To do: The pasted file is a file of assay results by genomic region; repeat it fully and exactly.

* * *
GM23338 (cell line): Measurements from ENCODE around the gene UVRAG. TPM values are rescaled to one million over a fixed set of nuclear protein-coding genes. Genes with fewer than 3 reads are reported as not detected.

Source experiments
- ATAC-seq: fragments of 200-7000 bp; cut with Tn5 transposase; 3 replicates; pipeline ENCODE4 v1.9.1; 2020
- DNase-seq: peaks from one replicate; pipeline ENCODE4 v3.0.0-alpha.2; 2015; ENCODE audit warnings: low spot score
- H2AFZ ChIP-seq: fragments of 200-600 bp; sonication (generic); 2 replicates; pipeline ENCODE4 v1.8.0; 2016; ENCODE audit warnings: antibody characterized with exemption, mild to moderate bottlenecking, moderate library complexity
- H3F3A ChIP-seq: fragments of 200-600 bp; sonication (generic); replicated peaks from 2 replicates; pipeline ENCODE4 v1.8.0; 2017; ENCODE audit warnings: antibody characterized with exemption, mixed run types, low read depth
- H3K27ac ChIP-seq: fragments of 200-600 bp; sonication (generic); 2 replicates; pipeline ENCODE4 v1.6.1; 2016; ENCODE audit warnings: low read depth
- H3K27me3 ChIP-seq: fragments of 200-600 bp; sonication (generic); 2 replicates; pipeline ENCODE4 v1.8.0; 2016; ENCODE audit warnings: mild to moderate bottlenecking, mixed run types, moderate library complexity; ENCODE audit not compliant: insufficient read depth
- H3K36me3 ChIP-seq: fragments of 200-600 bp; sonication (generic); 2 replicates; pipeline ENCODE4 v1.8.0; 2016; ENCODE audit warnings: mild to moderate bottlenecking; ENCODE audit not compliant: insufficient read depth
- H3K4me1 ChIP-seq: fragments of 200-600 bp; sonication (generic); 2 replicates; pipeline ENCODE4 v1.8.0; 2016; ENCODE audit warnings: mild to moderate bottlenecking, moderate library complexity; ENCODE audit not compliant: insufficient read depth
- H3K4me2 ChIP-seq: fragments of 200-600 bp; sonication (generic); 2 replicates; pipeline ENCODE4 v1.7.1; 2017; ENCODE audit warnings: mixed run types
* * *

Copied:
GM23338 (cell line): Measurements from ENCODE around the gene UVRAG. TPM values are rescaled to one million over a fixed set of nuclear protein-coding genes. Genes with fewer than 3 reads are reported as not detected.

Source experiments
- ATAC-seq: fragments of 200-7000 bp; cut with Tn5 transposase; 3 replicates; pipeline ENCODE4 v1.9.1; 2020
- DNase-seq: peaks from one replicate; pipeline ENCODE4 v3.0.0-alpha.2; 2015; ENCODE audit warnings: low spot score
- H2AFZ ChIP-seq: fragments of 200-600 bp; sonication (generic); 2 replicates; pipeline ENCODE4 v1.8.0; 2016; ENCODE audit warnings: antibody characterized with exemption, mild to moderate bottlenecking, moderate library complexity
- H3F3A ChIP-seq: fragments of 200-600 bp; sonication (generic); replicated peaks from 2 replicates; pipeline ENCODE4 v1.8.0; 2017; ENCODE audit warnings: antibody characterized with exemption, mixed run types, low read depth
- H3K27ac ChIP-seq: fragments of 200-600 bp; sonication (generic); 2 replicates; pipeline ENCODE4 v1.6.1; 2016; ENCODE audit warnings: low read depth
- H3K27me3 ChIP-seq: fragments of 200-600 bp; sonication (generic); 2 replicates; pipeline ENCODE4 v1.8.0; 2016; ENCODE audit warnings: mild to moderate bottlenecking, mixed run types, moderate library complexity; ENCODE audit not compliant: insufficient read depth
- H3K36me3 ChIP-seq: fragments of 200-600 bp; sonication (generic); 2 replicates; pipeline ENCODE4 v1.8.0; 2016; ENCODE audit warnings: mild to moderate bottlenecking; ENCODE audit not compliant: insufficient read depth
- H3K4me1 ChIP-seq: fragments of 200-600 bp; sonication (generic); 2 replicates; pipeline ENCODE4 v1.8.0; 2016; ENCODE audit warnings: mild to moderate bottlenecking, moderate library complexity; ENCODE audit not compliant: insufficient read depth
- H3K4me2 ChIP-seq: fragments of 200-600 bp; sonication (generic); 2 replicates; pipeline ENCODE4 v1.7.1; 2017; ENCODE audit warnings: mixed run types